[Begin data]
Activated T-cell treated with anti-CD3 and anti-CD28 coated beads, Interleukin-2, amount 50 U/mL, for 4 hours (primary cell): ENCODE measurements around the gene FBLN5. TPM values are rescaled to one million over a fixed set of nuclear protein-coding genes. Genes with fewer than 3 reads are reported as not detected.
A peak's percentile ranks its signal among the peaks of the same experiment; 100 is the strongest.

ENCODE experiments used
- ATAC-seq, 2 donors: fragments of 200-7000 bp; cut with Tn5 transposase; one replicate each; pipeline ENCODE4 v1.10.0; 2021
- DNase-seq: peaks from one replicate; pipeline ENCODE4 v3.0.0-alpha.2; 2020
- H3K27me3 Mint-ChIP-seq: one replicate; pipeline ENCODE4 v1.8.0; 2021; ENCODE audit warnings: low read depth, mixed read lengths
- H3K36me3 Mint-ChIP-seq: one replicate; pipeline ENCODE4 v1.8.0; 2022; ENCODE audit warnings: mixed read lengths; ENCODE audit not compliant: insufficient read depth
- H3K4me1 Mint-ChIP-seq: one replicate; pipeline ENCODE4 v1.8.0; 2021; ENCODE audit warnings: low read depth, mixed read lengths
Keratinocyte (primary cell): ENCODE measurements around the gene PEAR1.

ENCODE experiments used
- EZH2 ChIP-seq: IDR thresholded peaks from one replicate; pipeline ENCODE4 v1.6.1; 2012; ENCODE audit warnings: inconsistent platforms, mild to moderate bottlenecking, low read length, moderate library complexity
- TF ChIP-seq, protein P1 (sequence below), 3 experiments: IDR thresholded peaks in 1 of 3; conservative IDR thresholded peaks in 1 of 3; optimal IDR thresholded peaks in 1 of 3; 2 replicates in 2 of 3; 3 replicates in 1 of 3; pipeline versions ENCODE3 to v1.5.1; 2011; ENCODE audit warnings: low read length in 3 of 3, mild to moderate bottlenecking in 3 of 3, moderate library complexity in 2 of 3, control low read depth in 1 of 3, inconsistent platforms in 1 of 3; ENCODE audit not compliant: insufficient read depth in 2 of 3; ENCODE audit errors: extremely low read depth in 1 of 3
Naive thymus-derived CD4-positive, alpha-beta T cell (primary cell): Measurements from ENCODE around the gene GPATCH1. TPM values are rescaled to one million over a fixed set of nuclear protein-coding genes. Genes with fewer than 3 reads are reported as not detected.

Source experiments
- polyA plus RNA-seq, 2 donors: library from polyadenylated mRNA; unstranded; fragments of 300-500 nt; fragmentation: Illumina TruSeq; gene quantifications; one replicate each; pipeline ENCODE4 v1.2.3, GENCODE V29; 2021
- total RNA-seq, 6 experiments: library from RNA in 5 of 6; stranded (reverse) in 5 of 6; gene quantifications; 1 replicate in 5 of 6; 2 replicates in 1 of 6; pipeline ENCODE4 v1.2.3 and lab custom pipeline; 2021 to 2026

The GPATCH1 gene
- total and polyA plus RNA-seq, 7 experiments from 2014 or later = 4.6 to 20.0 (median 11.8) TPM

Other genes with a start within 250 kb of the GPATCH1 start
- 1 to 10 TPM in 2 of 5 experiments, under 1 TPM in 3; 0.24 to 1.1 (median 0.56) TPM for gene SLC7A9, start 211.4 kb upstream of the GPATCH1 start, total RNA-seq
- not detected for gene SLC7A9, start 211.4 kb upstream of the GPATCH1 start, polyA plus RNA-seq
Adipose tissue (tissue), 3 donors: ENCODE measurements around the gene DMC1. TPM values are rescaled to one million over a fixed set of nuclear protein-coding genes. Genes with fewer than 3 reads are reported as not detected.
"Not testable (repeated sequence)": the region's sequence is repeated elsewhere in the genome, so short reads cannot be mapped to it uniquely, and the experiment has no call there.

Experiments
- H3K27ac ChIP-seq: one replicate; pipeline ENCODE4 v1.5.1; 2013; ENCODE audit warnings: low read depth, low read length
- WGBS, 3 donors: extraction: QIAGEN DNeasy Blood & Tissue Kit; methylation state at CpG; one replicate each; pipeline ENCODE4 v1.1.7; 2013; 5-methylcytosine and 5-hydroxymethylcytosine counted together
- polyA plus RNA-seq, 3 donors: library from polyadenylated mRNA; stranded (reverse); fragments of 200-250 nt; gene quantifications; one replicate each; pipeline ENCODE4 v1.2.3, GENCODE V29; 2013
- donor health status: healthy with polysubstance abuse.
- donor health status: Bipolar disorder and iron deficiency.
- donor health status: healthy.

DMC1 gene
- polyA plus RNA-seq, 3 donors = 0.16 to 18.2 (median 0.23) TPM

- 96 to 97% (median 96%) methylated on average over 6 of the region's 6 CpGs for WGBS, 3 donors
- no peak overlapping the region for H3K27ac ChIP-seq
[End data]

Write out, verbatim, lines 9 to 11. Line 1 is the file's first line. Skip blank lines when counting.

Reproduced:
Keratinocyte (primary cell): ENCODE measurements around the gene PEAR1.

ENCODE experiments used
- EZH2 ChIP-seq: IDR thresholded peaks from one replicate; pipeline ENCODE4 v1.6.1; 2012; ENCODE audit warnings: inconsistent platforms, mild to moderate bottlenecking, low read length, moderate library complexity